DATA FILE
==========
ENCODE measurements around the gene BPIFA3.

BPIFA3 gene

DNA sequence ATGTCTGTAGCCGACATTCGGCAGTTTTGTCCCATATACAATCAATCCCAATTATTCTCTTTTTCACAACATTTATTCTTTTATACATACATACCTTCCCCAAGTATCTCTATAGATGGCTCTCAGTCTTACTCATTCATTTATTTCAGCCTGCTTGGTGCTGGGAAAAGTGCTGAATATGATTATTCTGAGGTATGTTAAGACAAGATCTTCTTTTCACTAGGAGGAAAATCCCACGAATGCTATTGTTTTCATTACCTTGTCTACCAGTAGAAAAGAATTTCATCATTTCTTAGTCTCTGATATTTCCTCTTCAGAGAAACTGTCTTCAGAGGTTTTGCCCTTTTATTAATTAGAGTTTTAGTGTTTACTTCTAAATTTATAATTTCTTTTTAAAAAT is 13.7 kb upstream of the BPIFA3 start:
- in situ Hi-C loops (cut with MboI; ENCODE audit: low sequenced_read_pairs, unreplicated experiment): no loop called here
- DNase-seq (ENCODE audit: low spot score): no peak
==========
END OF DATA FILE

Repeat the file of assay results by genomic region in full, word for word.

ENCODE measurements around the gene BPIFA3.

BPIFA3 gene

DNA sequence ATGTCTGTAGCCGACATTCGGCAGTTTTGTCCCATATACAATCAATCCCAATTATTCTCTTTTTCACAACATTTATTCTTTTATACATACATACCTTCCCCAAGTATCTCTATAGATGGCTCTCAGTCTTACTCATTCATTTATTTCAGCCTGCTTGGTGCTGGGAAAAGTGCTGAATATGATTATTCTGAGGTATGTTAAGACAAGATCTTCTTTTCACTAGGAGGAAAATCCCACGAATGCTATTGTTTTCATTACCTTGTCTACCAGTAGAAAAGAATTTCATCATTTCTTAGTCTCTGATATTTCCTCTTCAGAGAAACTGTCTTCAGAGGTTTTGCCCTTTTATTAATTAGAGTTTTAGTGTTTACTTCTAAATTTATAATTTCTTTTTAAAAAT is 13.7 kb upstream of the BPIFA3 start:
- in situ Hi-C loops (cut with MboI; ENCODE audit: low sequenced_read_pairs, unreplicated experiment): no loop called here
- DNase-seq (ENCODE audit: low spot score): no peak